Professor Joe Stiglitz uses the terms “market Bolsheviks,” or “market fundamentalists,” to describe the zealots who have imposed neoliberalism across the global south. His choice of words is brilliant. The unelected apparatchiks at U.S. AID or the IMF who have pressured the governments of Egypt or Bolivia or Zambia over the past 20 years or so, without caring about or even knowing the reality in those places, are the spiritual descendants of the Soviet central planners who coldly treated human beings as statistics.

Meanwhile, a small group of thieves stole billions of dollars of public property that had been built up by the Egyptian people. At the very least, the mainstream press should stop calling this colossal robbery “reform.”
 

14 Responses

  1. Dan Crowther
    March 13, 2012, 7:15 pm

    So there really are other countries in the middle east…………

    • anonymouscomments
      March 13, 2012, 11:41 pm

      dan,

      i believe you think people focus too much on right wing zionist interests as a driving force for too much of US foreign policy. i agree there are many other forces at play, but what other interests do you think carry the most weight? big oil, MIC, and other profiteers? sincerely interested, and i think there are other major players.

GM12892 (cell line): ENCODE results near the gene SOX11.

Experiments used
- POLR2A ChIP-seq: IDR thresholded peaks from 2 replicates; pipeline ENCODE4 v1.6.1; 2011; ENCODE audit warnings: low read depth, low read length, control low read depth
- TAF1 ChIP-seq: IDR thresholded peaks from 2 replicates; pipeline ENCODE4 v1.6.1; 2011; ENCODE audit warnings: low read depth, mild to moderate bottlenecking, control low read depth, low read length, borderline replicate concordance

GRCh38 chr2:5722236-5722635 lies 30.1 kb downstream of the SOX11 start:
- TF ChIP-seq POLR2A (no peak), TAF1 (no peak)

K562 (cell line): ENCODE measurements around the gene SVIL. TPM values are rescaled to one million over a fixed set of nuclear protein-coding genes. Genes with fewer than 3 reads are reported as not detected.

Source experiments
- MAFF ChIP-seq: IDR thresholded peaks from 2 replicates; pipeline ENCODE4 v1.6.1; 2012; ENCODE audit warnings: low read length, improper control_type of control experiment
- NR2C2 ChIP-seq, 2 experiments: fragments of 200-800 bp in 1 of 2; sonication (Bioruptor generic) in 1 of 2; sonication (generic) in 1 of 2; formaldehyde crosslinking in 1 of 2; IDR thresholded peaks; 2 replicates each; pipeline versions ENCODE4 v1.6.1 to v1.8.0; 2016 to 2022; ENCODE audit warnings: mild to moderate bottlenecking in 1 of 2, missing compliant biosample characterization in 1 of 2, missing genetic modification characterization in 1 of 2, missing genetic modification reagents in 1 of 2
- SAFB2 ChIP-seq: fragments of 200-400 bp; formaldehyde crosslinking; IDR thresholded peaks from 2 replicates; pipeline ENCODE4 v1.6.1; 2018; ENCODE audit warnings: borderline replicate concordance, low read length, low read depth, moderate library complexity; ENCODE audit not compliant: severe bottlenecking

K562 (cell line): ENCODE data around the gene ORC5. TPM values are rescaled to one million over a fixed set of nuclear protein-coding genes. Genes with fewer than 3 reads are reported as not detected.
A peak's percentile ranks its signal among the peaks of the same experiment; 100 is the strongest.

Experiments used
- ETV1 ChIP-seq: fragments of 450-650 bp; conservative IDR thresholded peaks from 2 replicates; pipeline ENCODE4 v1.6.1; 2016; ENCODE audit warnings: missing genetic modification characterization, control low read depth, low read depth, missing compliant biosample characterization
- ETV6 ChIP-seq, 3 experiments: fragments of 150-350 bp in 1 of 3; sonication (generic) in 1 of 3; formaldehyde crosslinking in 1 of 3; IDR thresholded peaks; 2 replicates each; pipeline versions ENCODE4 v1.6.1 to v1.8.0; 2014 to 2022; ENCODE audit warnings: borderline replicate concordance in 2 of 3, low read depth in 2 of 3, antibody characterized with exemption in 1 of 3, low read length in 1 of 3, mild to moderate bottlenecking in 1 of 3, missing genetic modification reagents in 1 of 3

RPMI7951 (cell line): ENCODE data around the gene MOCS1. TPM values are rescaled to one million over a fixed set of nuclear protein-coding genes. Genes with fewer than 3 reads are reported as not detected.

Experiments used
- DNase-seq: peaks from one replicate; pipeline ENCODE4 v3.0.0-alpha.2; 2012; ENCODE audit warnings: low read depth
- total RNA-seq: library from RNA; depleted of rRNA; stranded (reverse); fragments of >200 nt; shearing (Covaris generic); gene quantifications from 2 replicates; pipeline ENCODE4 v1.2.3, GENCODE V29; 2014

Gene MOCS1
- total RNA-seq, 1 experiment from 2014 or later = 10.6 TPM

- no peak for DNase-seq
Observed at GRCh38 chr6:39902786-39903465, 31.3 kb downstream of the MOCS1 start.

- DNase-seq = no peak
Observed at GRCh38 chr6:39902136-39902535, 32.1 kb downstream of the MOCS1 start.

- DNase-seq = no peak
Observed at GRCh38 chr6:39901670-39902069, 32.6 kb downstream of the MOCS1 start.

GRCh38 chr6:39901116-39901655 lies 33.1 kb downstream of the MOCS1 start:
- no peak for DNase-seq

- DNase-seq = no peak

i tend to think there is often a confluence of interests at times, which gives policy the needed momentum. but i can’t get away from the neocon influence in everything post-9/11. and though right-wing geo-strategy plays a role (which i think is sloppy “intellectual” cover for policies many others want) and the MIC play a role, i can’t help but see zionist ideologues as a key, if not required driver.

      also the talking heads and many media outlets almost reading from a script was sickening…. are a few zionist ideologues key in driving the media campaign, or were they just xenophobes jumping on the war train? i am not talking a giant media conspiracy, just a number of key players setting the agenda, and the rest going along for the ride. but it still was very jarring, with transparently BS “reporting” and fear-mongering rampant, especially running up to the iraq war. what pushed our media in this direction- an interest in viewers from advertising profits, or were ideologues/others throwing their weight around?